Is anyone using regression analysis to refine their customer health dashboards?

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Ed Powers
Ed Powers Member Posts: 183 Expert
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edited July 2020 in Value Realization

I'm curious how many people are pursuing the middle ground between mostly subjective health scores and full-on, automated predictive analytics from CS tech vendors. If you are using regression to manually analyze your data, what challenges have you found? If you aren't, what's the reason for that? 

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  • Brian Hartley
    Brian Hartley Member Posts: 184 Expert
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    edited May 2020
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    Hi @Ed Powers my previous role had an entire department of research analysts conduct regressions analysis for us on our customer experience data.  I learned a ton about marketing research and statistics even though I didn't work on the research team  I would love to do the same at my current company but we are too small to justify an in-house analyst team.

  • Marijn Verdult
    Marijn Verdult Member Posts: 33 Thought Leader
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    edited May 2020
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    We recently did a Regression Analysis on all our inboud leads to determine a Lead Score: i.e. should the prospect receive and automated demo or should an Account Exec reach out.

    We would love to do the same for our Customer Health but unfortunately we dan't have enough data points yet to find significant relationship, the sample size is just too small...

     

  • Marijn Verdult
    Marijn Verdult Member Posts: 33 Thought Leader
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    edited May 2020
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    @Brian Hartley - do you have enough and especially clean enough data on all your customers? I.e. do you have data on the factors that could be an indicator?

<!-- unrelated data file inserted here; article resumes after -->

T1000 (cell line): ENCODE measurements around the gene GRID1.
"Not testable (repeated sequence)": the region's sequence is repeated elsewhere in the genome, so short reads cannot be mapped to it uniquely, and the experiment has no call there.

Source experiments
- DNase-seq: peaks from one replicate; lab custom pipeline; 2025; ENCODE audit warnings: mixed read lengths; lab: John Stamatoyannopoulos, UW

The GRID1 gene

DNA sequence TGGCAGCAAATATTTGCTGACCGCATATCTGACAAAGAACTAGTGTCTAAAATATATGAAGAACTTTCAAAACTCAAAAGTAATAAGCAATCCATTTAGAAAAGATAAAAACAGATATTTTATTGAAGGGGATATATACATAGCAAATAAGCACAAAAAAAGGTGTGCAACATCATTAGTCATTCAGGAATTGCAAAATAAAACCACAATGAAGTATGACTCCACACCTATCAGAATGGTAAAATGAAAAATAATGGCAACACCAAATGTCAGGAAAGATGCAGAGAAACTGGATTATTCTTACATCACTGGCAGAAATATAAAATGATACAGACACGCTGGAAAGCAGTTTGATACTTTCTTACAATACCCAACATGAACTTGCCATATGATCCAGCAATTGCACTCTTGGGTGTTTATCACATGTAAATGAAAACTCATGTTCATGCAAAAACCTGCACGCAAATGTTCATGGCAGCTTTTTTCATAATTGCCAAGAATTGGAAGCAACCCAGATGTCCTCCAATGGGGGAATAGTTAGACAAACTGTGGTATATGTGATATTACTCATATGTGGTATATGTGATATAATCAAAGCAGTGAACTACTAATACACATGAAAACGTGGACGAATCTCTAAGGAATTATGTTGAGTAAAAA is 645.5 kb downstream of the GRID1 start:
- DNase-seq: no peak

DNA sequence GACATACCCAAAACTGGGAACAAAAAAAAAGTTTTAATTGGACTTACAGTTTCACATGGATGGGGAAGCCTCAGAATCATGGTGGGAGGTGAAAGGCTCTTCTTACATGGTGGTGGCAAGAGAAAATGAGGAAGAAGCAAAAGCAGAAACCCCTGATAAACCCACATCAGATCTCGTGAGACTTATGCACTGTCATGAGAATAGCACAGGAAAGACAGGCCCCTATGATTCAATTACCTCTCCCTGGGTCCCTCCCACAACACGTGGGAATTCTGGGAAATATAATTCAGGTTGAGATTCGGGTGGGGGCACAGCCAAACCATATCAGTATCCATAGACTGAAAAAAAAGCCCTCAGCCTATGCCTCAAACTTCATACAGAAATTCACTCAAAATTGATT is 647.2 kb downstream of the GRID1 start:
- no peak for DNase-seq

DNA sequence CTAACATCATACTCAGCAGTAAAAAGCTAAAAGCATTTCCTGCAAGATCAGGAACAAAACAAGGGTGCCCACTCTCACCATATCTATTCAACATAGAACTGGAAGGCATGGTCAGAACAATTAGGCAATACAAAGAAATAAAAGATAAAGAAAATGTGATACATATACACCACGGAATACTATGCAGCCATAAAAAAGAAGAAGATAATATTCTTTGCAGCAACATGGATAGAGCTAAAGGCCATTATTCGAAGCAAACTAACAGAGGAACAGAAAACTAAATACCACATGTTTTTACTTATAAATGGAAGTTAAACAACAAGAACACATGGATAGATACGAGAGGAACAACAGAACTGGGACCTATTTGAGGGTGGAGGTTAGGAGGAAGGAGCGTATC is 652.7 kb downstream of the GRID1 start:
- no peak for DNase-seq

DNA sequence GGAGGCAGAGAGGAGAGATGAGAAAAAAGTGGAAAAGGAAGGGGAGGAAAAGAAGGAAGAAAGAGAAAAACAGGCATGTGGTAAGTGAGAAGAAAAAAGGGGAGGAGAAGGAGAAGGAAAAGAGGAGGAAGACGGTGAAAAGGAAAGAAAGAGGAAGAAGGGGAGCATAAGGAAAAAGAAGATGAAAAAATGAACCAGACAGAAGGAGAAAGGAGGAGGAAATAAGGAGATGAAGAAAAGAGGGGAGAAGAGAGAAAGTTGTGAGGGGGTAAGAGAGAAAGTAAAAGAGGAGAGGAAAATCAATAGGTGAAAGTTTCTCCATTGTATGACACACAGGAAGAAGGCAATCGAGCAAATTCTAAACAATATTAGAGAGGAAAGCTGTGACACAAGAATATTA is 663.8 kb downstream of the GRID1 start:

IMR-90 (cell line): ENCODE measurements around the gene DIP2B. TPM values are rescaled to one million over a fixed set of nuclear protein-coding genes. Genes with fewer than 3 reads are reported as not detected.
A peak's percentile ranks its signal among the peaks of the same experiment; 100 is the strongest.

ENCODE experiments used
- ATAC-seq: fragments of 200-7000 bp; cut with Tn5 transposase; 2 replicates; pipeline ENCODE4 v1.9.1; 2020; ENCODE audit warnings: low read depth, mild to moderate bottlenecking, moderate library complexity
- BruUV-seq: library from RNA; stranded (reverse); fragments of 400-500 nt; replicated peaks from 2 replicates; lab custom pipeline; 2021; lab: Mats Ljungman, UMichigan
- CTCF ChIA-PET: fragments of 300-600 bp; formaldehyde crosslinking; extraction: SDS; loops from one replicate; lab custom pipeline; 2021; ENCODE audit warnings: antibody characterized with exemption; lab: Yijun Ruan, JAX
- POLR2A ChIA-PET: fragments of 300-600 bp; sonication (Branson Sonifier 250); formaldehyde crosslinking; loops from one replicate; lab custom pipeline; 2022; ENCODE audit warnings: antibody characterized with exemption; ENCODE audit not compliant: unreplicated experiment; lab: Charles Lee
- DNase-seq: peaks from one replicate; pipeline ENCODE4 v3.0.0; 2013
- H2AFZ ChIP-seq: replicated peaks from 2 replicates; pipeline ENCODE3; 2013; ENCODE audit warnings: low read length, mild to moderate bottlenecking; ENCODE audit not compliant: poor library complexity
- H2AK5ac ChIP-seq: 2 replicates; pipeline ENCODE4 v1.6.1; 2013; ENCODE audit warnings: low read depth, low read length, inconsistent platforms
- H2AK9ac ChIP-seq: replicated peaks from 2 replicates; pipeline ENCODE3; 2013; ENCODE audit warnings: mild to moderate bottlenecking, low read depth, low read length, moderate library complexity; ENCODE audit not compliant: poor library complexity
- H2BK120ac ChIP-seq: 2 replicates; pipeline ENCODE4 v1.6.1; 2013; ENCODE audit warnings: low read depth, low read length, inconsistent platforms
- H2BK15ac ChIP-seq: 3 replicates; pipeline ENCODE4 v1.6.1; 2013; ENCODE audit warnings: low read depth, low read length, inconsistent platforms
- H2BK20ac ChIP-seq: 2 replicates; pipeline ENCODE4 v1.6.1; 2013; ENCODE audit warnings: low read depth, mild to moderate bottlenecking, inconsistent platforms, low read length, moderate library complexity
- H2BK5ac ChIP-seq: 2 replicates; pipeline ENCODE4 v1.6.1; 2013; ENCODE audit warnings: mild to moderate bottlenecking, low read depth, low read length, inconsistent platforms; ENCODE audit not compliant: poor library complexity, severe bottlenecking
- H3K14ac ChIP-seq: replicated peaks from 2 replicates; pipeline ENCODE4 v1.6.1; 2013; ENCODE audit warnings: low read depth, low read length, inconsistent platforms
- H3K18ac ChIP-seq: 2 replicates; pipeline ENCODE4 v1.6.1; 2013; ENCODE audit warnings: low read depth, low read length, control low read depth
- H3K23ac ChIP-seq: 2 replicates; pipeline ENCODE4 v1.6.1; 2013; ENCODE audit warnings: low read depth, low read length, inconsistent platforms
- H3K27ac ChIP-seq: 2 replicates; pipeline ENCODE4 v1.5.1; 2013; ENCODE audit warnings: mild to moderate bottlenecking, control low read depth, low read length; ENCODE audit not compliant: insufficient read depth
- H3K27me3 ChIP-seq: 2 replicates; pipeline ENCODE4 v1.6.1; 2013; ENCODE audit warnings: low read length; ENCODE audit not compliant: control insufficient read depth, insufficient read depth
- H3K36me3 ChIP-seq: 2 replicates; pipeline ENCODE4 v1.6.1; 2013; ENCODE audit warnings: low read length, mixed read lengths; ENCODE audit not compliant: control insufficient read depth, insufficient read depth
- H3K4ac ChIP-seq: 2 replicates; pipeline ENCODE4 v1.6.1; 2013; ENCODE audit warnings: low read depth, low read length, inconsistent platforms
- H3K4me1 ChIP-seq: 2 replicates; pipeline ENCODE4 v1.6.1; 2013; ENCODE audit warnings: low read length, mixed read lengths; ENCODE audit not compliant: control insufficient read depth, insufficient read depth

If so, you don't need an in-house analyst team you can even make a start with having justified health scores based on the data using Excel. Of course, you would still need enough samples and data you (and the rest of your company) can trust

  • Brian Hartley
    Brian Hartley Member Posts: 184 Expert
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    edited May 2020
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    Hey @Marijn Verdult great question.  I think we have clean enough data.  What data points would you look at, once you have enough?

  • Marijn Verdult
    Marijn Verdult Member Posts: 33 Thought Leader
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    edited May 2020
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    @Brian Hartley Hard to say without knowing your company/business/customers. The best way is to start with a large number of hypotheses - that's something that should come from within the organisation or from leadership and don't need to be based on anything, can be just something that COULD be. (Nice brainstorming session for the Friday drinks hangout????)

    • Does the breadth of adoption influence renewals?
    • Does the amount of activities / recorded touches in the CRM influence renewals?
    • Does the industry influence renewals?
    • Ect...

    This number could be large since we will disregards a few of them because some are dependant on each other (like support tickets openend and support tickets closed - we would only need one or the other or a ratio between the two), others will be rejected (no correlation) or others are influenced by external factors (for example, you generally speaking try harder for large deals to renew and safe them so comparing large and small deals is not fair).